It’s widely realized special education teachers are leaving the profession in droves. They are feeling overburdened, isolated, and unprepared. We need to save special education teachers, and principals have one of the most important and influential pieces of this complex puzzle. You set the tone for the school and your staff around special education.
“We need to save special education teachers, and principals have one of the most important and influential pieces of this complex puzzle.”
I work at a school where my principal, Paul Anders, and assistant principal Annette Pasquariello, taught me best practices in supporting special education teachers. They make the job doable and make changes that keep us in the job. Here are 10 best practices I learned from them that principals can do to help support their special education teachers.
1. Build Relationships
Help your special education teacher become a vital part of your school. Bring their expertise to the table, help them feel useful and form relationships with other staff members. We feel isolated and alone many times and need to have a support network. In addition to building relationships within the school, we also need a cohort of special education teachers. Teachers learn best from other teachers and need to be given the time and the place to do so.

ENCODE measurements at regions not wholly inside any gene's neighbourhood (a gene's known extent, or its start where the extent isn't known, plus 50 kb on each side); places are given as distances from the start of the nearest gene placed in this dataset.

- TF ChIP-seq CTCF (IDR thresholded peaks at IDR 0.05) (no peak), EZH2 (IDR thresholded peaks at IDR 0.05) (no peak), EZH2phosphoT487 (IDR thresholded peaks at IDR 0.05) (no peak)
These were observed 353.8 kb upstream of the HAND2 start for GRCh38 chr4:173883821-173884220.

2. Placement of Classrooms
Think about where your special education classrooms are located. Are they a part of your school? Do they meet the needs of the students and the teachers? One way to find out is to ask your teachers.
3. Lunches and Breaks
Do you know if your special education teachers are getting a duty free planning and lunch? Ask — you may be surprised to find out many are not. It is absolutely necessary teachers have breaks, we interact with other staff, and we have time to take a breath. Many of us feel it’s our duty to cover what is needed, but that’s where burnout starts
4. School-Wide Planning
Having special education representation on your planning committee for assemblies, school functions, fire drills, and class scheduling is key. A myriad of accommodations and modifications need to be considered and taken into account for all kids to be integrated successfully, which is what we strive for each day. For everything the school does, the question should be asked, “Does this work for all students?” If it doesn’t, what changes need to be made?
Having administration on top of filling for open para positions is so important. Human Resources moves at their own speed, but it’s vital to keep your teachers in the loop on when the positions are posted, will close, and to set up interviews as quickly as possible. By doing this, you make your teachers feel important and supported. 6. Know the Kids. My principal and assistant principals are in my room weekly, if not daily. They know each of my students in-depth. My students are greeted by name in the hallway and given high fives. It makes my kids and I feel a part of the school, and that we matter. It also models for other staff and students how to interact with my kids and what is expected.